A study has claimed that autism affects different parts of the brain depending on gender, reports The Metro
“Using MRI (magnetic resonance imaging) scans, the research revealed how ‘females with autism show neuroanatomical “masculinisation”,’ said Professor Simon Baron-Cohen, senior author of the paper.
“Shedding light on a previously under-researched area – women with autism – the scientists, from the Autism Research Centre at Cambridge University, found that the anatomy of the brain of someone with autism varied between men and women. Baron-Cohen said that the ‘masculinisation’ of a female brain with autism may ‘implicate physiological mechanisms that drive sexual dimorphism, such as prenatal sex hormones and sex-linked genetic mechanisms’. While autism affects one per cent of the general population, it is more prevalent in men. Because of this, most studies have concentrated on male-dominant samples leading to a gender bias in the understanding of autism-related neuroscience.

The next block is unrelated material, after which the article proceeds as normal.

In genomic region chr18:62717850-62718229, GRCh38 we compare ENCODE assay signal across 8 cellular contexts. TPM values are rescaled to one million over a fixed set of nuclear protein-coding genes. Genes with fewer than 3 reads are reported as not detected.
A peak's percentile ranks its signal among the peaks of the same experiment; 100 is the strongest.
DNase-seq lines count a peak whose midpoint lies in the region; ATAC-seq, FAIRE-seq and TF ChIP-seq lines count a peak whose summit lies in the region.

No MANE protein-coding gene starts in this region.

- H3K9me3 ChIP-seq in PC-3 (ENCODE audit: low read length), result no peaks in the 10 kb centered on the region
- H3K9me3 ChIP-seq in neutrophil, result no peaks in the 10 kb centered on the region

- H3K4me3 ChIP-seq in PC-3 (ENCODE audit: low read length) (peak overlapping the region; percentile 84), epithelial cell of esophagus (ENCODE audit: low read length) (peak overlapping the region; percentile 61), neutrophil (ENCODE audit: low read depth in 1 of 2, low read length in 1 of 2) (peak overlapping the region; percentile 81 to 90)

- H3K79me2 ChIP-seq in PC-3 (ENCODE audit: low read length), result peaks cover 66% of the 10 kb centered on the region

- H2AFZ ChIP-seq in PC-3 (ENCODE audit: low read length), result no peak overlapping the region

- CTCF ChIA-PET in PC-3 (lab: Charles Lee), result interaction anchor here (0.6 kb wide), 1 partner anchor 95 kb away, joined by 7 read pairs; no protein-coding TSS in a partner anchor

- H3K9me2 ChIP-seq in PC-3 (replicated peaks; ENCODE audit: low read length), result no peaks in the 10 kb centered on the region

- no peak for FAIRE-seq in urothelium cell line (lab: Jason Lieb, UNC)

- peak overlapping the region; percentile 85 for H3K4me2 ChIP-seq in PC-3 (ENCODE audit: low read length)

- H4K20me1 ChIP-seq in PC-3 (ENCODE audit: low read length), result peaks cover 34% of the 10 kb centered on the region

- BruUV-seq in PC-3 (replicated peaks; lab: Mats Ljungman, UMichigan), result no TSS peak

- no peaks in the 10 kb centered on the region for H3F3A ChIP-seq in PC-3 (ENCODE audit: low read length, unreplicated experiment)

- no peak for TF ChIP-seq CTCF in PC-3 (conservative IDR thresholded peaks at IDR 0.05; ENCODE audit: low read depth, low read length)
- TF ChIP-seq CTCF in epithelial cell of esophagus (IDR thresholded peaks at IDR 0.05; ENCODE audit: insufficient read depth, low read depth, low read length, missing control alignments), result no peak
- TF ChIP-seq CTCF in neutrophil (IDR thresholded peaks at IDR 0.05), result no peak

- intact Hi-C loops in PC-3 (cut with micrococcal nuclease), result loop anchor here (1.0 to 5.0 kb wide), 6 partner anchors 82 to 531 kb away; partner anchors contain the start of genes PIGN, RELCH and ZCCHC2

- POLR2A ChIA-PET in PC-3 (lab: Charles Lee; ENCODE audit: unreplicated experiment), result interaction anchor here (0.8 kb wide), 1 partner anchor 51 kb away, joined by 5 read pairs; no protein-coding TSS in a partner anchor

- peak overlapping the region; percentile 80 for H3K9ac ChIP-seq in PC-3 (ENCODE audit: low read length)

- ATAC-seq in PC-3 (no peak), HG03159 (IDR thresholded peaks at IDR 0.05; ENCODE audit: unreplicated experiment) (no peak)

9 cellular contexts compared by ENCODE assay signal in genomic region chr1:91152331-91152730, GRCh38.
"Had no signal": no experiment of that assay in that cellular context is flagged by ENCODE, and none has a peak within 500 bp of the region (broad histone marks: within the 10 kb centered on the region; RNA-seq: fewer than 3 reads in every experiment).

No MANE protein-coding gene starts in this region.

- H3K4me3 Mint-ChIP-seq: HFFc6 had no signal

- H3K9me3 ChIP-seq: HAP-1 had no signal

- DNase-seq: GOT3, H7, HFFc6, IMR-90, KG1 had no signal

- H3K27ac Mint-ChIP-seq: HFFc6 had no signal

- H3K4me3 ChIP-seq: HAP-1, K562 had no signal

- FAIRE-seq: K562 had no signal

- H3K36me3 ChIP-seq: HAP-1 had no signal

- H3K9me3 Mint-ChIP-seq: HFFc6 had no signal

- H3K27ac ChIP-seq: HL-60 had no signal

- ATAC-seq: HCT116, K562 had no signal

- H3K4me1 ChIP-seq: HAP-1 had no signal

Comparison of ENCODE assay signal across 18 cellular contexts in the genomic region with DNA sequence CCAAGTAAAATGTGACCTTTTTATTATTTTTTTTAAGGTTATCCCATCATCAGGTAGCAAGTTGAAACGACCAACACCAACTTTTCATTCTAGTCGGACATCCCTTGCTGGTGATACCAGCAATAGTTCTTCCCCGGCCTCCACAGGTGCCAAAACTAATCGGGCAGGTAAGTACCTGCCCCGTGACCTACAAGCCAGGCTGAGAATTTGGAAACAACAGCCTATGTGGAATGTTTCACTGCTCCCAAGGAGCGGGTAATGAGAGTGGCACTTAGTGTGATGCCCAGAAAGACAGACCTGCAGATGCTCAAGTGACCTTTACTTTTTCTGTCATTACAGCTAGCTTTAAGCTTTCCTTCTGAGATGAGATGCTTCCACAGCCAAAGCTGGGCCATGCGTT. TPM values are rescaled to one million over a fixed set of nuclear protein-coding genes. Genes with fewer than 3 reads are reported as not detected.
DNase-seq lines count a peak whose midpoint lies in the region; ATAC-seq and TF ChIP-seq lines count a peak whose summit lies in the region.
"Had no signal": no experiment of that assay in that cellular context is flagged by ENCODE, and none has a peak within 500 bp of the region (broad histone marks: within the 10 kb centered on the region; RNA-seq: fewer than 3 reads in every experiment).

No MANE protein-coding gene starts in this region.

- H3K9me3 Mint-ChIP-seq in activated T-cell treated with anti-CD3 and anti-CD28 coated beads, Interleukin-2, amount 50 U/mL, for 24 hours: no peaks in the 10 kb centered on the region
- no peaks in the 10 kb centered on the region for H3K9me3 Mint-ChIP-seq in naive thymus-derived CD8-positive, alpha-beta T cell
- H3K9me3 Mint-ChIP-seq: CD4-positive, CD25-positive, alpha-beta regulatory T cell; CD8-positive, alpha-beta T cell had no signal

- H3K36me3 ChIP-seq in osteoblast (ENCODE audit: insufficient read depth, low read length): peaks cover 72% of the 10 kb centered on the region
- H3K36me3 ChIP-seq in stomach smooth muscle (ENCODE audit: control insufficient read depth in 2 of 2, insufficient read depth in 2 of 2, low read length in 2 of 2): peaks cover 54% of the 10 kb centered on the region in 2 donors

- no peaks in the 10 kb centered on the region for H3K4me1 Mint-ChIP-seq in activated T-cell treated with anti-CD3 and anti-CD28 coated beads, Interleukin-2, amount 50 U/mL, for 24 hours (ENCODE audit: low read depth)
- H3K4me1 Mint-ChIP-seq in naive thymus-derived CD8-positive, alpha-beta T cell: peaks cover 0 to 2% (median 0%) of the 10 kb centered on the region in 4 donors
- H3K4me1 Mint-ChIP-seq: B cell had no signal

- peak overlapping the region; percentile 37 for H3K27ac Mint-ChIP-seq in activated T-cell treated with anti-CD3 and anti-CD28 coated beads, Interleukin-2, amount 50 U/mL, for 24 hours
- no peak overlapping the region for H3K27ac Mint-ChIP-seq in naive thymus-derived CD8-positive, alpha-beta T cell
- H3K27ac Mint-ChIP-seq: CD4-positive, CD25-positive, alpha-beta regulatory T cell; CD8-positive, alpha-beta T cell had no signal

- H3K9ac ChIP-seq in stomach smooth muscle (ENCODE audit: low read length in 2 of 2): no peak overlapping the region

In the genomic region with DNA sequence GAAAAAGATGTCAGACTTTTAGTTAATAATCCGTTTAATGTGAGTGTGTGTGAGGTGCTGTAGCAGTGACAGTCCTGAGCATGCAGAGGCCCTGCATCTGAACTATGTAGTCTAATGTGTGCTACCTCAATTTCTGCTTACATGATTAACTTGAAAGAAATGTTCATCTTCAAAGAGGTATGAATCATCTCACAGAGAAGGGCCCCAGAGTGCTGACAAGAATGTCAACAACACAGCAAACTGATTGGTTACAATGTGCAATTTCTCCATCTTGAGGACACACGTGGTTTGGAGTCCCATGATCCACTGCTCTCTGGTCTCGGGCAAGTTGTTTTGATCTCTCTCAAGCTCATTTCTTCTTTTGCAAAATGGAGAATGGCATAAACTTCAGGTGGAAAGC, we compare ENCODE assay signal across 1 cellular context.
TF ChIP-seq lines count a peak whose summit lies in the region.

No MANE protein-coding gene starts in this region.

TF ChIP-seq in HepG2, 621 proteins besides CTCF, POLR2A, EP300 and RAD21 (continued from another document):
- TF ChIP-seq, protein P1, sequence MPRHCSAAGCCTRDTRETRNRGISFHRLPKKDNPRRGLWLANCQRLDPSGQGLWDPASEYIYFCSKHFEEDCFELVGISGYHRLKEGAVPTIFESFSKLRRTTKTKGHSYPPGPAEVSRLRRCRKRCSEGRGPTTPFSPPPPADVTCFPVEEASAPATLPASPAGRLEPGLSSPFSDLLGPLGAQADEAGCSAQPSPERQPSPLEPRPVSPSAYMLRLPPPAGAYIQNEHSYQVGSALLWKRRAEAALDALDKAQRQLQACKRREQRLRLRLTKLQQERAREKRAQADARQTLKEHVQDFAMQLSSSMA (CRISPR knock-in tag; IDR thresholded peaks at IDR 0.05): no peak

‘”This is one of the largest brain imaging studies of sex/gender differences yet conducted in autism. Females with autism have long been under-recognized and probably misunderstood,’ said Dr Meng-Chuan Lai, the research project leader. ‘The findings suggest that we should not blindly assume that everything found in males with autism applies to females.’ The paper, entitled ‘Biological sex affects the neurobiology of autism’, appears in the journal Brain.”